What is Emotional Intelligence? It is a specific human intelligence that relates to one’s self-awareness with regard to his or her emotional state and ability to maintain self-control over emotional highs and lows. Moreover, it is also characterized by adjusting one’s emotional state in order to more empathetically respond to the attitudes and actions of others, so that a person creates the most harmonious and healthy outcome for all parties.
In other words, individuals who possess a high level of emotional intelligence are in complete control of their emotional state and are fully aware of how they affect the emotional state of others. They take full responsibility for how they influence the emotions of others and they help others to more effectively manage their own emotional highs and lows.
There is a direct correlation between a person’s level of emotional intelligence and the level of trust and respect that they are able to engender. It logically follows then, that a person with a very low emotional intelligence quotient will not be able to create a high degree of trust and respect in their relationships or compete with a person who has a high degree of emotional intelligence. Here are some ancient proverbs which discuss the wisdom of applying emotional intelligence:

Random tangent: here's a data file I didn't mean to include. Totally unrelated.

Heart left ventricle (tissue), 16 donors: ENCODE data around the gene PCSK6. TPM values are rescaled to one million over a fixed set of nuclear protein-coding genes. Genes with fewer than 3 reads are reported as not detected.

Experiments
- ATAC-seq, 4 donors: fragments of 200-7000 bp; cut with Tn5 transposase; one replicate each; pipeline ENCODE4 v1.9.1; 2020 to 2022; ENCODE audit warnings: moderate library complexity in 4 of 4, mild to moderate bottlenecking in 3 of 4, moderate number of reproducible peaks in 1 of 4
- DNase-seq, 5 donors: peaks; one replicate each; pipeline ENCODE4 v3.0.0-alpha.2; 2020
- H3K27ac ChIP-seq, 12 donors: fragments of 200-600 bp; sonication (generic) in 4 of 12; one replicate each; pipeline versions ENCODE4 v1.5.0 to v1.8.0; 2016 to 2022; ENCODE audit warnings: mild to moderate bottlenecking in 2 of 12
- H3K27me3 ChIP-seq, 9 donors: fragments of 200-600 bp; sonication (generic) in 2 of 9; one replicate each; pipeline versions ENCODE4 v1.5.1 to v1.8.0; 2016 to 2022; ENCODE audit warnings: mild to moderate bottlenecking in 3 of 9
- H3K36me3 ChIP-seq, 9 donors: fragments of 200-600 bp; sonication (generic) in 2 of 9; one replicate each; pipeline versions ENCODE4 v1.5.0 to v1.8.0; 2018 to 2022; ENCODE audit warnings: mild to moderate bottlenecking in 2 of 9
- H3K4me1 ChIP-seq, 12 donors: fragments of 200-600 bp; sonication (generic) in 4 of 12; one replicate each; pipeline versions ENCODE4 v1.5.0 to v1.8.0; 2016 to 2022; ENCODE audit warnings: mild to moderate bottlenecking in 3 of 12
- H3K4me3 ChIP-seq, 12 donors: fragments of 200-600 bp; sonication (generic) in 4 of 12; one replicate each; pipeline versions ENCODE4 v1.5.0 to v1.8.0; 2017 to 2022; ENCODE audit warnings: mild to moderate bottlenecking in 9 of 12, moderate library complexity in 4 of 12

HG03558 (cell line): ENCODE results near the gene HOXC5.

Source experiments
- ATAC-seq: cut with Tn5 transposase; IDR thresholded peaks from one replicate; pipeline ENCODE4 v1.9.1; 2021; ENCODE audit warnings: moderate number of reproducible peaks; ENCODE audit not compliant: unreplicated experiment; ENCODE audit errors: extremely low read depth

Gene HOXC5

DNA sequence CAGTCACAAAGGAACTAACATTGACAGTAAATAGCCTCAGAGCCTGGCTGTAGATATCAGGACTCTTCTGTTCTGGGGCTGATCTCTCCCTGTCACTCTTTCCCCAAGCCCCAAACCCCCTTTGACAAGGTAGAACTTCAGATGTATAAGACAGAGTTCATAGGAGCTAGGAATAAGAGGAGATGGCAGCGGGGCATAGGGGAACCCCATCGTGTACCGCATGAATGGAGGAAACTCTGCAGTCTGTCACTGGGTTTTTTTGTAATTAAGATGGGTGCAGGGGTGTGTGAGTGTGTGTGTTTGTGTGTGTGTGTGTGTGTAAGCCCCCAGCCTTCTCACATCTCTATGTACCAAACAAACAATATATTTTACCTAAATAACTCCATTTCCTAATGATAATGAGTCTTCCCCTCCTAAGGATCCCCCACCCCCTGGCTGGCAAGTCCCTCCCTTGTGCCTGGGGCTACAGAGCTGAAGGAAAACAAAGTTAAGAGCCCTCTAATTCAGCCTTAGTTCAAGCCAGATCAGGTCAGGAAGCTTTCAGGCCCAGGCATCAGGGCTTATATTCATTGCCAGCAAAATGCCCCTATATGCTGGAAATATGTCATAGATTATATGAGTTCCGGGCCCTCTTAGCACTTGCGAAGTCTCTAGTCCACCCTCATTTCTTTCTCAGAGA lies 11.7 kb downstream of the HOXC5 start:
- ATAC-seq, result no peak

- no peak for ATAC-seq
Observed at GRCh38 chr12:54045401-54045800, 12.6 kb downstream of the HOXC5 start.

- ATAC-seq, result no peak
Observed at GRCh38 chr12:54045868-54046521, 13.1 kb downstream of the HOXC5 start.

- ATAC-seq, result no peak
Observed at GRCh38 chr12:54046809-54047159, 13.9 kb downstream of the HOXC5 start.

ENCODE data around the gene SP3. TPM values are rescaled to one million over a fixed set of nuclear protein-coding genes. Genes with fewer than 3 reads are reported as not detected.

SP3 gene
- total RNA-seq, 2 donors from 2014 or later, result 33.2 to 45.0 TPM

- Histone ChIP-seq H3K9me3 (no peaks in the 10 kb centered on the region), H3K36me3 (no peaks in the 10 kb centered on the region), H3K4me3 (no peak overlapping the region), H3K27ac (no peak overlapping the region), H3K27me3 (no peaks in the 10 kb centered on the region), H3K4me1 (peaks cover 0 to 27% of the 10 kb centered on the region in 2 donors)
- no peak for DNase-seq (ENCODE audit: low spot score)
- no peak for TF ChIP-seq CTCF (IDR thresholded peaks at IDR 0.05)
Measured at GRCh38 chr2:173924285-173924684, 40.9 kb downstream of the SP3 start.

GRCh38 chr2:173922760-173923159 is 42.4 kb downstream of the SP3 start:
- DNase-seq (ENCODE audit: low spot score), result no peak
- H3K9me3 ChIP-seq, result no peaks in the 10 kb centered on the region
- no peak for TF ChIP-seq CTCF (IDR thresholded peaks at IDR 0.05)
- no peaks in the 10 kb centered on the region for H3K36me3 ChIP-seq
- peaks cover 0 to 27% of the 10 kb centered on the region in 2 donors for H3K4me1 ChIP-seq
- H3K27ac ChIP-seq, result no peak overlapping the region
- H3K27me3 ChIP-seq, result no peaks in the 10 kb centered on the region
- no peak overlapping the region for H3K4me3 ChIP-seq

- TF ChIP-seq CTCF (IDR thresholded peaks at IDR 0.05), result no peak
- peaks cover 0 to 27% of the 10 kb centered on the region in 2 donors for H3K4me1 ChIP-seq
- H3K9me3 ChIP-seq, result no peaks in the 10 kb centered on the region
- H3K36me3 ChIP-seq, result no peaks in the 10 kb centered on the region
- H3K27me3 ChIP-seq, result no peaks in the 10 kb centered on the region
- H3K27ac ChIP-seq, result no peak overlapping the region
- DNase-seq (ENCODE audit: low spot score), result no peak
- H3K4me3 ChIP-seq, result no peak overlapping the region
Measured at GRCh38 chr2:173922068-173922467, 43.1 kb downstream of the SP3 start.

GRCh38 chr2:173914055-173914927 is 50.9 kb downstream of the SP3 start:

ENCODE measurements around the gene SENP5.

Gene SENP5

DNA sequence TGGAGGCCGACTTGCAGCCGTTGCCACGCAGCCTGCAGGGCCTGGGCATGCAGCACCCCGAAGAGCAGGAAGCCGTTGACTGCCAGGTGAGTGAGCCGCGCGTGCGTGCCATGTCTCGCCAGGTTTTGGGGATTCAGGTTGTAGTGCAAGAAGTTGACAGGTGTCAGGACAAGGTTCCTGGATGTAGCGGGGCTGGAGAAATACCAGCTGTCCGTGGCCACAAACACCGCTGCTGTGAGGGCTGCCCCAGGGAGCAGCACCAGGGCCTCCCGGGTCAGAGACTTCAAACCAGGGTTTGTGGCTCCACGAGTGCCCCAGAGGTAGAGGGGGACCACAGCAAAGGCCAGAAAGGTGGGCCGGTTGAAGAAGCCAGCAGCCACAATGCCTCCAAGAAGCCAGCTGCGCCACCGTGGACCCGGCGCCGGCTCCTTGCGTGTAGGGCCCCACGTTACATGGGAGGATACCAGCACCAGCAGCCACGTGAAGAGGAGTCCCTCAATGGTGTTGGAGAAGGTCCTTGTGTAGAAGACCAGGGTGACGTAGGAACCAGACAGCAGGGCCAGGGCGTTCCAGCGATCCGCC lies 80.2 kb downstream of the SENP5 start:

- A fool is quick-tempered; a wise man stays cool when insulted.
- A patient man has great understanding, but a quick-tempered man displays folly.
- A short-tempered man must bear his own penalty; you can’t do much to help him. If you try once you must try a dozen times!
- Everyone should be quick to listen, slow to speak and slow to become angry.
Generally speaking, an organization’s top leadership team is chock-full of powerful personalities. Most or all members of a good leadership team have reached their position because they are confident, self-assured, and bold. And there is nothing wrong with that! But we all must be careful that the very boldness that brought us to our place at the leadership table doesn’t become a bludgeon that shuts other people down.
All of us who are in leadership must be aware of the power of our personalities. I have spent years working to develop a fearless and courageous spirit; I couldn’t get up on stage in front of thousands of people if my spirit was full of timidity and doubt. Moreover, I would have never been invited to train the U.S. Marines in lethal hand-to-hand combat at camp Lejeune in 2006 if I lacked confidence in my martial arts abilities. But when I am dealing one-on-one with my family, friends, clients, and purpose partners at People First International, I must take great care to present myself as a leader who wants to care and develop, rather than as an alpha-male who wants to control and dominate.
Each of us must develop an awareness about the power of our own personality so that we don’t throw the kill switch in someone else’s human spirit—which is easy to do! Some people (especially children) will absorb a single harsh word or phrase, which echoes in their minds and creates great emotional distress and even resentment. If you and I don’t develop self-awareness—if we lack emotional intelligence— we will build barriers between us and others rather than build bridges to others!